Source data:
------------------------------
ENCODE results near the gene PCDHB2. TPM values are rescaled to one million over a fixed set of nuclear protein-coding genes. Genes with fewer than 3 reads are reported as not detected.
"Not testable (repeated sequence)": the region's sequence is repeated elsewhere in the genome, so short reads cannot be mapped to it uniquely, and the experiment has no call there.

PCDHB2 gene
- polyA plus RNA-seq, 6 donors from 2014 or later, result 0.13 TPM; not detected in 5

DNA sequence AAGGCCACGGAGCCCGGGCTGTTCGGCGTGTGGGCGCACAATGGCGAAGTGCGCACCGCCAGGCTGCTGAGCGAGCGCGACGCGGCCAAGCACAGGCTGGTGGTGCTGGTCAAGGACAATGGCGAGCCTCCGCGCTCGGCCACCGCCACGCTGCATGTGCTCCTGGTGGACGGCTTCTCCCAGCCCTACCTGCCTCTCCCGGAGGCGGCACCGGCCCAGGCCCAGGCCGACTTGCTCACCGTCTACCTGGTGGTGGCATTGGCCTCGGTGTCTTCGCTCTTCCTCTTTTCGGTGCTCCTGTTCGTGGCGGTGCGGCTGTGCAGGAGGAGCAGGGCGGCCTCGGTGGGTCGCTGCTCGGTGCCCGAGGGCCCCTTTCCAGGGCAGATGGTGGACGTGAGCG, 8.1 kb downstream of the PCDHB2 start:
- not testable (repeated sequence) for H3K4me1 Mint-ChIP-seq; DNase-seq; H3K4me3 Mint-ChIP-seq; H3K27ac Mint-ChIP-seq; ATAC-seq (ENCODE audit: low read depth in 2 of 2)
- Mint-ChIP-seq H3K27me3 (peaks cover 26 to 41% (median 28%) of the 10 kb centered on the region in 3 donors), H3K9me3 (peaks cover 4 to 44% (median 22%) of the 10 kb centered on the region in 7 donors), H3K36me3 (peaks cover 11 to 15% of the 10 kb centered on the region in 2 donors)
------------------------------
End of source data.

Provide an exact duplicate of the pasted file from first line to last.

ENCODE results near the gene PCDHB2. TPM values are rescaled to one million over a fixed set of nuclear protein-coding genes. Genes with fewer than 3 reads are reported as not detected.
"Not testable (repeated sequence)": the region's sequence is repeated elsewhere in the genome, so short reads cannot be mapped to it uniquely, and the experiment has no call there.

PCDHB2 gene
- polyA plus RNA-seq, 6 donors from 2014 or later, result 0.13 TPM; not detected in 5

DNA sequence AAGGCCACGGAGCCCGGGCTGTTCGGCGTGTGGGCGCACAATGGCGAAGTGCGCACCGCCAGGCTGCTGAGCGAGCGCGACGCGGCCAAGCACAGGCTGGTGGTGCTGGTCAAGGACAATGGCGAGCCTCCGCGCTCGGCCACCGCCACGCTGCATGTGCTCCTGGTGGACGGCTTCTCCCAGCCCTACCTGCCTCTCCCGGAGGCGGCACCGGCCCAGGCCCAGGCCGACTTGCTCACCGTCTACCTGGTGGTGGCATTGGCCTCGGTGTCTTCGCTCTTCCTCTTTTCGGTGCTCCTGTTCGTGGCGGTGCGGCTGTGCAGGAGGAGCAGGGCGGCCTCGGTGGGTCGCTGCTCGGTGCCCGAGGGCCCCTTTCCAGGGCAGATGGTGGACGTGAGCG, 8.1 kb downstream of the PCDHB2 start:
- not testable (repeated sequence) for H3K4me1 Mint-ChIP-seq; DNase-seq; H3K4me3 Mint-ChIP-seq; H3K27ac Mint-ChIP-seq; ATAC-seq (ENCODE audit: low read depth in 2 of 2)
- Mint-ChIP-seq H3K27me3 (peaks cover 26 to 41% (median 28%) of the 10 kb centered on the region in 3 donors), H3K9me3 (peaks cover 4 to 44% (median 22%) of the 10 kb centered on the region in 7 donors), H3K36me3 (peaks cover 11 to 15% of the 10 kb centered on the region in 2 donors)